This is essentially acyclovir with a valine in replace of a hydrogen - This drug is more available and gets in the bloodstream and into the cells more rapidly. Once in cells, valine cleaves off, Hydrogen goes on and becomes acyclovir.
What treats HSV encephalitis?
Ara A (Adenosine arabinoside )
What treats HSV keratitis?
Trifluridine and Iododeoxyuridine
neurotropic herpesvirus - causative agent of chickenpox (varicella) and shingles (zoster) - this is a systemic infection
How does Varicella infect?
- breath into lungs, replicates in lymph nodes/throat to lungs, begin to breath out virus (during incubation period, before pox show), eventually to internal organs, spread by T-cells, goes out to capillaries, to infections in the skin (pox) - about day 14
When is a person with Varicella infectious?
From onset to day 14.
Starts out as a flat red bump, then a blister, then a bigger blister, then an umbillicated lesion (blister with a dimple in the middle). Blisters are full of virus. - As the lesions dry they release virus into the air, can be breathed in. Two avenues for airborne virus!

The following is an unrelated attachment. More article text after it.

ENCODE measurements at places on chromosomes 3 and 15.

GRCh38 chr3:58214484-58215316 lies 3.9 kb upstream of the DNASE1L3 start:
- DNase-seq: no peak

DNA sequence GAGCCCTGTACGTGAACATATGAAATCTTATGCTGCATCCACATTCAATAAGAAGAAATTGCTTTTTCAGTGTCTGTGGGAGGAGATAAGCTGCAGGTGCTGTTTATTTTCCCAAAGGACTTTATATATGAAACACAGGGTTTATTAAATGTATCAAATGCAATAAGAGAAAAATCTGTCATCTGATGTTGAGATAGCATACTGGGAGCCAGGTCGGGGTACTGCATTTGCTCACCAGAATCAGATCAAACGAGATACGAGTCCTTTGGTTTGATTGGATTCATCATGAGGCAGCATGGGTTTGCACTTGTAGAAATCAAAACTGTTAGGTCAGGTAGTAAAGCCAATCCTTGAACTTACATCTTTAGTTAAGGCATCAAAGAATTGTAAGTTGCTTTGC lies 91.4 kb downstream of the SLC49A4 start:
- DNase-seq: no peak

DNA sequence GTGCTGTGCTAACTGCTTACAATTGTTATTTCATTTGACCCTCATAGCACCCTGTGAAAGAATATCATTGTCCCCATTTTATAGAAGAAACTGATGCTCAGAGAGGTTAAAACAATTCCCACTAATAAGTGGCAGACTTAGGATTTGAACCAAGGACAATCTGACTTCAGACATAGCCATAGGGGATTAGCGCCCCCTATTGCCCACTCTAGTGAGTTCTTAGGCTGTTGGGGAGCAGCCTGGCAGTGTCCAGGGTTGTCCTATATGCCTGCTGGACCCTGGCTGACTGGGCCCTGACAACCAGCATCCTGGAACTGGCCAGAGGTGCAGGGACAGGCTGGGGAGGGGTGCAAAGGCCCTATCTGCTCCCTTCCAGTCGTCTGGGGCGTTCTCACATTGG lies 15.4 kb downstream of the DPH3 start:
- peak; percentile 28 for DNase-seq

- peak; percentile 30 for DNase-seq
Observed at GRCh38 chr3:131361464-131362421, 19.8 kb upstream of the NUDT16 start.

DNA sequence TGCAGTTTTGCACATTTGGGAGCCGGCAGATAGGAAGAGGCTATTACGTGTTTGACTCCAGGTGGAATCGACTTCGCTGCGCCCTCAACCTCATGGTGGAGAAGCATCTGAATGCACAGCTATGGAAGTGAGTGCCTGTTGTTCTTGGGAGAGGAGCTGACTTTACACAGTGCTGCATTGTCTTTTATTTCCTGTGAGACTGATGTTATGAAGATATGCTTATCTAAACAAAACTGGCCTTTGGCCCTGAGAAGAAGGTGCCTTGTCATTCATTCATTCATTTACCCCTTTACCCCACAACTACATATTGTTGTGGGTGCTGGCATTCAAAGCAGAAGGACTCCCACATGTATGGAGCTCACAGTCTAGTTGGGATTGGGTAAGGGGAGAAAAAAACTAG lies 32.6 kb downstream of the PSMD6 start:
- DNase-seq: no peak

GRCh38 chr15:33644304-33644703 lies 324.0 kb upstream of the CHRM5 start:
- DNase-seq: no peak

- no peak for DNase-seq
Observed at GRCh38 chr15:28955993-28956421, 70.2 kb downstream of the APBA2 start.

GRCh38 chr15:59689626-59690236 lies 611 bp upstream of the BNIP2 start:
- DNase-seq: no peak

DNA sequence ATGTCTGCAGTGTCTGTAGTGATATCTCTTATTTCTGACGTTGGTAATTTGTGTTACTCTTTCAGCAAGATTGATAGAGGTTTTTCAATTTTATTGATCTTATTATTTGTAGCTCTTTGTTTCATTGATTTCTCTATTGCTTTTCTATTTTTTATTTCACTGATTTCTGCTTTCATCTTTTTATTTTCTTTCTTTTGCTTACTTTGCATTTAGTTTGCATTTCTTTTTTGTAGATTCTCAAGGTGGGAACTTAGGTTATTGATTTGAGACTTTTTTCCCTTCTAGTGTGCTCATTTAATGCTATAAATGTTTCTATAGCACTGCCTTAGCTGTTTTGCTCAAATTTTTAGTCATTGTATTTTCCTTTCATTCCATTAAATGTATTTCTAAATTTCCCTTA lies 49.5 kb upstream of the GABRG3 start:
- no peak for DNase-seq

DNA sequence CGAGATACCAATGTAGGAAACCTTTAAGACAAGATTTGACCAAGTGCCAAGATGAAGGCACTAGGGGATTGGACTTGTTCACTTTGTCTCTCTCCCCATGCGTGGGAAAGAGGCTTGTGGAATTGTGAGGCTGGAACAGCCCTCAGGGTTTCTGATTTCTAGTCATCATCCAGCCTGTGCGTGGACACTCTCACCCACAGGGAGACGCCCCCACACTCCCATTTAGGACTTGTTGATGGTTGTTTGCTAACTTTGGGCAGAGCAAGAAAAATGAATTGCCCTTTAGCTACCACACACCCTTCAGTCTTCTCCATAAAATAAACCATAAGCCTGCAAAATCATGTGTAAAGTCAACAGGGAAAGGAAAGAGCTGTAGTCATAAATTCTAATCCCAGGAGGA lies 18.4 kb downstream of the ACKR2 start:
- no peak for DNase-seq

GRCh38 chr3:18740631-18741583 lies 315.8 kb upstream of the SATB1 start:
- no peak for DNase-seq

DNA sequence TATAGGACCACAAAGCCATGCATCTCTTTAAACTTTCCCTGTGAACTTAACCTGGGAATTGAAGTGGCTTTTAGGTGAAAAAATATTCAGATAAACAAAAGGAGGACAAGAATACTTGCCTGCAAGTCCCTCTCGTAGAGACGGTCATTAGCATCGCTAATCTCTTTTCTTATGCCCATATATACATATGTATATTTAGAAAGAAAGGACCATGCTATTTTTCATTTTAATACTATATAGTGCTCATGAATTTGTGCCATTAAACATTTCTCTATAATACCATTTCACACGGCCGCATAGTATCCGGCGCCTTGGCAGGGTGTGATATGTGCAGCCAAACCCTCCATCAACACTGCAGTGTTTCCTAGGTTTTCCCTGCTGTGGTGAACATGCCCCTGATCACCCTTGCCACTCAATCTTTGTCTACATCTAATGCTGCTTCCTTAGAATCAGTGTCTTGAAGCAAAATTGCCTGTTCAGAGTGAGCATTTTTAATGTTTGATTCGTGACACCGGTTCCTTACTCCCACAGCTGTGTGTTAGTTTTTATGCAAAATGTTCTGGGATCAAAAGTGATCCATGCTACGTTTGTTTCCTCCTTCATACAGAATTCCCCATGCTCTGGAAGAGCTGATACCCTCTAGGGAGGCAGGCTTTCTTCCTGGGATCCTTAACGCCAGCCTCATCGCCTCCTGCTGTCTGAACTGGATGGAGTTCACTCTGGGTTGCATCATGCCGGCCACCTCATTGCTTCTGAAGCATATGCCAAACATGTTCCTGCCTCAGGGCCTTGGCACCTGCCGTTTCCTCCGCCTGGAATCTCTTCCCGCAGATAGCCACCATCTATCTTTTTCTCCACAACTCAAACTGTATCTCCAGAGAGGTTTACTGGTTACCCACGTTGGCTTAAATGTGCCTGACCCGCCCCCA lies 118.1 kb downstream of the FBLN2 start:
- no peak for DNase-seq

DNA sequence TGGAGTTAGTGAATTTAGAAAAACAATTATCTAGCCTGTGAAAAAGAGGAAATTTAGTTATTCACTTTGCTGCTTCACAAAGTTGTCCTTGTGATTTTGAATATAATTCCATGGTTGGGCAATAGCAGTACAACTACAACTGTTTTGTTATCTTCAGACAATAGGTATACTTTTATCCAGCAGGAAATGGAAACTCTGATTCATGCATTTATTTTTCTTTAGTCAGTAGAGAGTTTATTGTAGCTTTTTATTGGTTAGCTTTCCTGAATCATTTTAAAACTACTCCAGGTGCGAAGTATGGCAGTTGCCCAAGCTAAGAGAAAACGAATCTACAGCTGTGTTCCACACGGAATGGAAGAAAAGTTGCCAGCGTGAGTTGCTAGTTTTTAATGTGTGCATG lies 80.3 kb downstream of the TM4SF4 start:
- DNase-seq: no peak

HSV v VZV
VZV is systemic, HSV is localized
Where does Varicella establish a latency?
VZV infect the neurons and move up to dorsal root ganglia - one synapse away from spinal cord
What can causes a VZV reactivation?
old age, decreased immune system.
Herpes Zoster/Singles symptoms
runs around the chest/spine, these vesicles are full of infectious virus. Occasionally it can run around the cranial dermatome - severe reactivation - can also be a thoracic dermatome. This reactivation can cause blindness.
Varicella and pregnancy.
The virus can cross the placental barrier and infect the child in utero. Depending on trimester can have neurological problems or even limb atrophy, or can have chicken pox in utero and then have a more severe kind of shingles outbreak at earlier ages. These are rare
What drugs are used to treat VZV?
acyclovir and valacyclovir
yes, there is one for varicella and zoster.
Viruses which infect cells of the lympho-reticular system
T cells, B cells, monocyte/macrophages, dendritic cells.
Epstein-Barr Virus (EBV)
the primary cause of infectious mononucleosis
How is EBV spread?
Through close contact with saliva - the "kissing" disease
What does the Epstein-Barr Virus infect?
B-cells and will blunt the T-cell response, allowing the virus to become latent in B-cells (antibody producing cells)